Style of writing
The language employed in “The Happiest Days of Your Life” by Penelope Lively is descriptive. The author uses contractions in the dialogue, but not in the narration. This makes the dialogue seem authentic because the informal tone of the characters is shown: “She delivers him to a room where boys are scattered among inky tables (...) ‘Now this is the Lower Third, Charles, who you’d be with if you come to us in September.’ ”
The choice of words reflects the social setting of the story, specifically the British upper-middle class. British expressions such as “chap” , “quid” , and “mash” , and references to real and wealthier areas in England – “Sussex” , “Hampstead” – give the story an authentic British atmosphere.
The author uses many adjectives and adverbs to describe the setting, which helps the author create vivid images but also convey the characters’ perspective and state of mind. For example, the description of the school’s building and surroundings suggests mystery and a feeling of entrapment, conveying Charles’ anxiety: “The building was red brick, early nineteenth century, spreading out long arms in which windows glittered blackly. Flowers, trapped in neat beds, were alternated red and white” .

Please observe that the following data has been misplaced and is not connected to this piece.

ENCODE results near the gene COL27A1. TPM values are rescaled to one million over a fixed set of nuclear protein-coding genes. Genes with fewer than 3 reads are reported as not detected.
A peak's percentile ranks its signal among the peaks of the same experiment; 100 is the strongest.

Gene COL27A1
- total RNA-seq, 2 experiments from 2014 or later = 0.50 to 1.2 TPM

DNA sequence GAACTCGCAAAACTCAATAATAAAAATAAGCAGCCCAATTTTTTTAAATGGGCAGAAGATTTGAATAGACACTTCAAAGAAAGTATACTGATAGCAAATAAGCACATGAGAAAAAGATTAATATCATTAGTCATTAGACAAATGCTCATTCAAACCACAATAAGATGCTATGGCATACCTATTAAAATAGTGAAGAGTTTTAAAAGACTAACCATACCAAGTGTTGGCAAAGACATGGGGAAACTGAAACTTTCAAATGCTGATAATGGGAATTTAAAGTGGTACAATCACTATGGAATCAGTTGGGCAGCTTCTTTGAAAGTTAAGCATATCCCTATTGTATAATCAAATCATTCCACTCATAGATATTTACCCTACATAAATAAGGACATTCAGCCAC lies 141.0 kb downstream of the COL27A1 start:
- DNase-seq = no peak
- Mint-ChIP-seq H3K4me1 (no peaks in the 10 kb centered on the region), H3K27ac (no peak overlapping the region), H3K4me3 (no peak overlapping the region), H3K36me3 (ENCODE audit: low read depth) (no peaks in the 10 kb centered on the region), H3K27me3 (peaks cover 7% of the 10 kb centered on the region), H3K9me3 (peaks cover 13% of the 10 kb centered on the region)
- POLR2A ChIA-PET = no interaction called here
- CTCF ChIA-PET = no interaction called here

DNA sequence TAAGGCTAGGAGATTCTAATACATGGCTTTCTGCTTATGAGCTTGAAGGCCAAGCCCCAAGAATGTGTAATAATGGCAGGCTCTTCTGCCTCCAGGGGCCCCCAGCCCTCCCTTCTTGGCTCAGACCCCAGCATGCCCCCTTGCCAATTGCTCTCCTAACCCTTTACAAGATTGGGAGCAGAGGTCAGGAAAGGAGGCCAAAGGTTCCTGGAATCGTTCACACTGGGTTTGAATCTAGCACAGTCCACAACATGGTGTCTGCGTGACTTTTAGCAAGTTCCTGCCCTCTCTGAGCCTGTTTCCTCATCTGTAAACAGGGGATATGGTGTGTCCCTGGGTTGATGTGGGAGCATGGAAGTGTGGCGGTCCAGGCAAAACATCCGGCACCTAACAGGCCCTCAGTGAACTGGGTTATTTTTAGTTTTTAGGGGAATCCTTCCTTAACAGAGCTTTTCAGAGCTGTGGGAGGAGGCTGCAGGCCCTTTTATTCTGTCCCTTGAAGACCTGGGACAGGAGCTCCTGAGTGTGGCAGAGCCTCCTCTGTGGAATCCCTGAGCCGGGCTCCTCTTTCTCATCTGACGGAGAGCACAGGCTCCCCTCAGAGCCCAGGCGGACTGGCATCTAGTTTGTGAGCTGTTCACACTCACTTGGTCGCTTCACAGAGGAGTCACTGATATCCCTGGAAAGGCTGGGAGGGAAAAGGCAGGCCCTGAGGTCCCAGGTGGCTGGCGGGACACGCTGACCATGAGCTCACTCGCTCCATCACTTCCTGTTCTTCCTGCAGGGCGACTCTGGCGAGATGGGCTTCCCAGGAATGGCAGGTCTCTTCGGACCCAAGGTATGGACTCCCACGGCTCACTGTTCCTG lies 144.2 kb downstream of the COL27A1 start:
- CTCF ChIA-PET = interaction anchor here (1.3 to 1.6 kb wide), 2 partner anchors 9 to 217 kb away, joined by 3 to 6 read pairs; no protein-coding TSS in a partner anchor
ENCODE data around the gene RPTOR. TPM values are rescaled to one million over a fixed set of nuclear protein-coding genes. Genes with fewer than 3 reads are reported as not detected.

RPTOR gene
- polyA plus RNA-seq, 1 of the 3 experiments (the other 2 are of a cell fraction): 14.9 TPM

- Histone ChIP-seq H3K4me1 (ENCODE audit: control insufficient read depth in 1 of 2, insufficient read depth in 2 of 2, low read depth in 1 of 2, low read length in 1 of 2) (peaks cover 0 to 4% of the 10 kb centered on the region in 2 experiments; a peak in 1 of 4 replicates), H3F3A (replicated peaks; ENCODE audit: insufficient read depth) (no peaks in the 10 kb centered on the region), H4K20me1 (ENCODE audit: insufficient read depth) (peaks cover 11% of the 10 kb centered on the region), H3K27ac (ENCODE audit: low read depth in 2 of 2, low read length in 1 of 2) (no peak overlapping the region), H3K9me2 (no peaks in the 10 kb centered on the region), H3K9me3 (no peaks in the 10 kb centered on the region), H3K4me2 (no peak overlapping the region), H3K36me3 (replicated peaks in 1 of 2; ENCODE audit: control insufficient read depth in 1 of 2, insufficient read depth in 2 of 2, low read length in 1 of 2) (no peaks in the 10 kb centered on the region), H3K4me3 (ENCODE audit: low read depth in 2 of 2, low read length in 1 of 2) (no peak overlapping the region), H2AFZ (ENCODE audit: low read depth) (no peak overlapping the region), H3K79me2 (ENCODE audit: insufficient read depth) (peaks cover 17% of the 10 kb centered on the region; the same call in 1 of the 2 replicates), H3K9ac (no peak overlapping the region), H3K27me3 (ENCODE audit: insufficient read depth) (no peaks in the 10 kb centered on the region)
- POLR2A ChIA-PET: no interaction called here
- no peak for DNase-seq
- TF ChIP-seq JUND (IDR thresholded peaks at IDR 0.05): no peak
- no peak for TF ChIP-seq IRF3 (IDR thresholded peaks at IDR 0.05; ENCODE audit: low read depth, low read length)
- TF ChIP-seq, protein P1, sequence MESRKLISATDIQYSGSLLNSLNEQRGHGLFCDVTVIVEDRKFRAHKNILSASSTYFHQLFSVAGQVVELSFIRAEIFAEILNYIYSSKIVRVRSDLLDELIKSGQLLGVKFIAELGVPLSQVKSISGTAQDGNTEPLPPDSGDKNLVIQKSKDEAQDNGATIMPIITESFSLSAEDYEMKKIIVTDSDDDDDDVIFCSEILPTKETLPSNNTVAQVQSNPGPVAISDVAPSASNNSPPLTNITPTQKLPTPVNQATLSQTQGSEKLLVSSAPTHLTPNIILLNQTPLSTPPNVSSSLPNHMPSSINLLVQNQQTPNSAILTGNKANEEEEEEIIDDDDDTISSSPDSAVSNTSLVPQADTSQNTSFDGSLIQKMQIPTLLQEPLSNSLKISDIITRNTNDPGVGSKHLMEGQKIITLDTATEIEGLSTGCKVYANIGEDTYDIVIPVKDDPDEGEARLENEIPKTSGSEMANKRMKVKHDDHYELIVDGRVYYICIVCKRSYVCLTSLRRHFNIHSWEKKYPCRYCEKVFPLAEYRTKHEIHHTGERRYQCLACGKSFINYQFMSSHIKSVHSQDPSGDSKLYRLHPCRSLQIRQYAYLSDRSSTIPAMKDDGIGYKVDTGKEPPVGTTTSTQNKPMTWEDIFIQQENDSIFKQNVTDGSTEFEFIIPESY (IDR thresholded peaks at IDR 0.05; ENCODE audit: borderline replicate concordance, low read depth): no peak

In a similar manner, adjectives and adverbs help suggest that Charles’ inner conflict takes on bigger proportions when he meets his potential classmates: “And the faces, if he looks up, swing into one another in kaleidoscopic patterns and the floor under his feet is unsteady, lifting and falling.”
The similes we find in the story convey more details about the setting, the characters, and the deeper meanings of the story.
From the beginning of the story, a simile is used to suggest a certain emotional d...